32. Where the accused seeks quashing of the FIR, invoking inherent jurisdiction of the High Court, it is wholly impermissible for the High Court to enter into the factual arena to adjudge the correctness of the allegations in the complaint. Reference may be made to the decision of this Court, inter alia, in State of Punjab v. Subhash Kumar 14 and Ors.9 and Janata Dal v. H.S. Chowdhary and Ors.10 33. Kerala and Ors.11, this Court observed: In Vesa Holdings (P) Ltd. and Anr. v. State of “12. The settled proposition of law is that every breach of contract would not give rise to an offence of cheating and only in those cases breach of contract would amount to cheating where there was any deception played at the very inception.” 13. It is true that a given set of facts may make out a civil wrong as also a criminal offence and only because a civil remedy may be available to the complainant that itself cannot be a ground to quash a criminal proceeding. The real test is whether the allegations in the complaint disclose the criminal offence of cheating or not.” 34. In Vesa Holding (P) Ltd. (supra), this Court found that there was nothing to show that at the very inception there was any intention on behalf of the accused persons to cheat, which was a condition precedent for an offence under Section 420 IPC. The complaint was found not to disclose any criminal offence at all. It is well settled that a judgment is a precedent for 35. the issue of law which is raised and decided. Phrases and sentences in a judgment are to be understood in the context of the facts and circumstances of the case and 9 (2004) 13 SCC43710 (1992) 4 SCC30511(2015) 8 SCC29315 the same cannot be read in isolation. As observed above, every breach of contract does 36. not give rise to an offence of cheating. The language and tenor of Vesa Holdings (P) Ltd. (supra), particularly, the observation that breach of contract would give rise to an offence of cheating only in those cases where there was any deception played at the very inception, is to be understood in the context of the facts of that case and accordingly construed. The phrase “in those cases where there was any deception played at the very inception” cannot be read out of context. This is not a case of breach of contract simplicitor but there are serious allegations of forgery of documents, use of blank letter- head, papers and cheque leaves of the appellant. In this case, it cannot be said that there were no 37. allegations which prima facie constitute ingredients of offences under Sections 420, 409 and 34 of the Indian Penal Code in complaint. There were clear allegations of fraud and cheating which prima facie constitute offences under Section 420 of the Indian Penal Code. The correctness of the allegations can be adjudged only at the trial when evidence is adduced. At this stage, it was not 16 for the High Court to enter into factual arena and decide whether the allegations were correct or whether the same were a counter-blast to any proceedings initiated by the respondents. In Jatinder Singh (supra), this Court clearly held 38. that if dismissal of the complaint was not on merit, but on default of the complainant, moving the Magistrate again with a second complaint on the same facts is maintainable. But if the dismissal of the complaint under Section 203 of the Code was on merits, the position could be different.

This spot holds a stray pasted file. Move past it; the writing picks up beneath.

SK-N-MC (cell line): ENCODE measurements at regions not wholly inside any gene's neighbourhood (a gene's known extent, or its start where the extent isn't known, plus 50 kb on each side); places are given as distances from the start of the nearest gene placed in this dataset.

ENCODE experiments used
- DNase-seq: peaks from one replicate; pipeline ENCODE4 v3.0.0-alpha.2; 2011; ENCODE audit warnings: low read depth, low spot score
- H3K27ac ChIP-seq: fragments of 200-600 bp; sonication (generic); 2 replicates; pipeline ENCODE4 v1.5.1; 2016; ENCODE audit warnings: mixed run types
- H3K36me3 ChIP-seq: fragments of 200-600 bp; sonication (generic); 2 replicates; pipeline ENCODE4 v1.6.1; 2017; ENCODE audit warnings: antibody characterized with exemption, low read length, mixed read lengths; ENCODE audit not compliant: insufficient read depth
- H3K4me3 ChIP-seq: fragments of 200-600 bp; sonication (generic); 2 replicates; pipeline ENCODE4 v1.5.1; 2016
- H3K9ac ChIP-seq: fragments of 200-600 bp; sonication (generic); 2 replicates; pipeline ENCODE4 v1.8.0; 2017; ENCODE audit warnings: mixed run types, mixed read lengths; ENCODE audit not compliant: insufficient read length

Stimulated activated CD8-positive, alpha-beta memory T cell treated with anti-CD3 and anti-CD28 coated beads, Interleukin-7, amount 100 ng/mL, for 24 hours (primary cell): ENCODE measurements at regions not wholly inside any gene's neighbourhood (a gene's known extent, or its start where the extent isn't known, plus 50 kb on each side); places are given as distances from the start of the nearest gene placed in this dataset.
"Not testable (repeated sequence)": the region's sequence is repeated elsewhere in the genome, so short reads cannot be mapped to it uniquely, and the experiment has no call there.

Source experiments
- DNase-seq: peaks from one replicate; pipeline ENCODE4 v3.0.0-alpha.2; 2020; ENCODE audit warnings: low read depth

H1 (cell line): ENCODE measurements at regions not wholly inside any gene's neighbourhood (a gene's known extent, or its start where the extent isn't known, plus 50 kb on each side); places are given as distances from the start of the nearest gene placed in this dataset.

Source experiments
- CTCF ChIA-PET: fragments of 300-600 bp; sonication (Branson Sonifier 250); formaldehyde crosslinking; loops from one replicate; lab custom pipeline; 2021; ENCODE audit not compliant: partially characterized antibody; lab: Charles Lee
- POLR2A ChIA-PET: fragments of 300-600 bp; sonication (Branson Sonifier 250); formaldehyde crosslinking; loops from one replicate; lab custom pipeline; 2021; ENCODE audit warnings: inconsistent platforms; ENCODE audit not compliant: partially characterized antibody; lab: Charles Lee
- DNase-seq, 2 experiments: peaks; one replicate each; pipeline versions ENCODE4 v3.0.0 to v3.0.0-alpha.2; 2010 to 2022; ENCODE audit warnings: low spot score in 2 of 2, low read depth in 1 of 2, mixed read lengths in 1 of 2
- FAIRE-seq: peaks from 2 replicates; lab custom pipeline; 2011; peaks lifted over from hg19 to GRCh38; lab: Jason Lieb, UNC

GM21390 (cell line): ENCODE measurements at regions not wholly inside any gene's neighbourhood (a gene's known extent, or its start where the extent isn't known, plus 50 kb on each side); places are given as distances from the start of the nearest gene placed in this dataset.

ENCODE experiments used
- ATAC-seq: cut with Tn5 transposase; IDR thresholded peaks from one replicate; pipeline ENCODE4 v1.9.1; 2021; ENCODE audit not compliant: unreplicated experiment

39. The failure to mention the first complaint in the subsequent one is also inconsequential as held, in effect, in Jatinder Singh (supra). Mentioning of reasons for withdrawal of an earlier complaint is also not a condition precedent for maintaining a second complaint. In our considered opinion, the High Court clearly erred in law in dismissing the complaint, which certainly disclosed an offence prima facie. At the cost of repetition, it is reiterated that it was not for the High Court to enter the factual arena and adjudicate the merits of the allegations. 17 40. The appeal is, therefore, allowed and the impugned order of the High Court quashing the complaint is set aside. The first respondent shall proceed with further investigation in accordance with law. .................................J.
(R. BANUMATHI) .................................J.
(INDIRA BANERJEE) NEW DELHI DECEMBER14 2018